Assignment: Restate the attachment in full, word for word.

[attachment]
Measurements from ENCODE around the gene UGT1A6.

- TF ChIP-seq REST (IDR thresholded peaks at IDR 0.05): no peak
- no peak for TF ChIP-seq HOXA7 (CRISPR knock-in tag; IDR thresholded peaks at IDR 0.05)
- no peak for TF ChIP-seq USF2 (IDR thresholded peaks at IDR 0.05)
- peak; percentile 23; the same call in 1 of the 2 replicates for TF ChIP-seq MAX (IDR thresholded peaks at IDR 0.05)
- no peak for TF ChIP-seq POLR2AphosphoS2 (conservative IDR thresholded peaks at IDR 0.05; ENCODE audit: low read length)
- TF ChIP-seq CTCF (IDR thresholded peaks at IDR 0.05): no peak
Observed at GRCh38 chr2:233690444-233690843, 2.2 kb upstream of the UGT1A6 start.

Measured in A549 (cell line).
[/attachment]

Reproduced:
Measurements from ENCODE around the gene UGT1A6.

- TF ChIP-seq REST (IDR thresholded peaks at IDR 0.05): no peak
- no peak for TF ChIP-seq HOXA7 (CRISPR knock-in tag; IDR thresholded peaks at IDR 0.05)
- no peak for TF ChIP-seq USF2 (IDR thresholded peaks at IDR 0.05)
- peak; percentile 23; the same call in 1 of the 2 replicates for TF ChIP-seq MAX (IDR thresholded peaks at IDR 0.05)
- no peak for TF ChIP-seq POLR2AphosphoS2 (conservative IDR thresholded peaks at IDR 0.05; ENCODE audit: low read length)
- TF ChIP-seq CTCF (IDR thresholded peaks at IDR 0.05): no peak
Observed at GRCh38 chr2:233690444-233690843, 2.2 kb upstream of the UGT1A6 start.

Measured in A549 (cell line).